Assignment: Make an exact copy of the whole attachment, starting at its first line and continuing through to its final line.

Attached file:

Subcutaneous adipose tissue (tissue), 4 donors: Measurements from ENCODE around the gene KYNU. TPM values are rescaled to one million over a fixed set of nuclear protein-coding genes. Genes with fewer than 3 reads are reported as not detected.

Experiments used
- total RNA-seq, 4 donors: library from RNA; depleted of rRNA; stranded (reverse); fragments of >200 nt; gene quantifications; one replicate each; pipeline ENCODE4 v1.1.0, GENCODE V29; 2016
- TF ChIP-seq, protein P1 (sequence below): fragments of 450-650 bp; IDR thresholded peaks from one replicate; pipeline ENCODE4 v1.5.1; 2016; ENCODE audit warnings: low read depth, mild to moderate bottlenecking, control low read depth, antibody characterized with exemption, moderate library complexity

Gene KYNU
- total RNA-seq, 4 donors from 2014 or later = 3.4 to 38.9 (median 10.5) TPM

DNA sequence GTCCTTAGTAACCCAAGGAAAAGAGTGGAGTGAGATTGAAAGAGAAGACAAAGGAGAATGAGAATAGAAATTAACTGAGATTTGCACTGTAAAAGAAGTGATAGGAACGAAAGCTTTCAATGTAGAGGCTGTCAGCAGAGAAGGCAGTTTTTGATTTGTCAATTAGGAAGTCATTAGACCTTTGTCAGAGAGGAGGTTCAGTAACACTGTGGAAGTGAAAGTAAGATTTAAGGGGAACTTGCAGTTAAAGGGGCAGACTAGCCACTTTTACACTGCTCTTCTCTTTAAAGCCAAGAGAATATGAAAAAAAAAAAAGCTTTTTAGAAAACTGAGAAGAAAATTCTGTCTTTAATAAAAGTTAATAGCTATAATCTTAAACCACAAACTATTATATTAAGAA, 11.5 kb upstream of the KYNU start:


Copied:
Subcutaneous adipose tissue (tissue), 4 donors: Measurements from ENCODE around the gene KYNU. TPM values are rescaled to one million over a fixed set of nuclear protein-coding genes. Genes with fewer than 3 reads are reported as not detected.

Experiments used
- total RNA-seq, 4 donors: library from RNA; depleted of rRNA; stranded (reverse); fragments of >200 nt; gene quantifications; one replicate each; pipeline ENCODE4 v1.1.0, GENCODE V29; 2016
- TF ChIP-seq, protein P1 (sequence below): fragments of 450-650 bp; IDR thresholded peaks from one replicate; pipeline ENCODE4 v1.5.1; 2016; ENCODE audit warnings: low read depth, mild to moderate bottlenecking, control low read depth, antibody characterized with exemption, moderate library complexity

Gene KYNU
- total RNA-seq, 4 donors from 2014 or later = 3.4 to 38.9 (median 10.5) TPM

DNA sequence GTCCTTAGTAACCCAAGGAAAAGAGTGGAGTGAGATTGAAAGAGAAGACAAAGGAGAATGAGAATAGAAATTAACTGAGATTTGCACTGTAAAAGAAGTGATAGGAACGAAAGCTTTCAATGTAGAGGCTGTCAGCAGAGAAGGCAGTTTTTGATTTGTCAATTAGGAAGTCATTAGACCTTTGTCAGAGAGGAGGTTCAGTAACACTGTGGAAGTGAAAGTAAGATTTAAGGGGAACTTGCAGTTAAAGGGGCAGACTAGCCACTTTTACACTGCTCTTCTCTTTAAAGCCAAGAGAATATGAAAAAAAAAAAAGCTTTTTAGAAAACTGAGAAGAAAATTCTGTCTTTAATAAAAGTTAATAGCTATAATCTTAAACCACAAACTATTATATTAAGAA, 11.5 kb upstream of the KYNU start: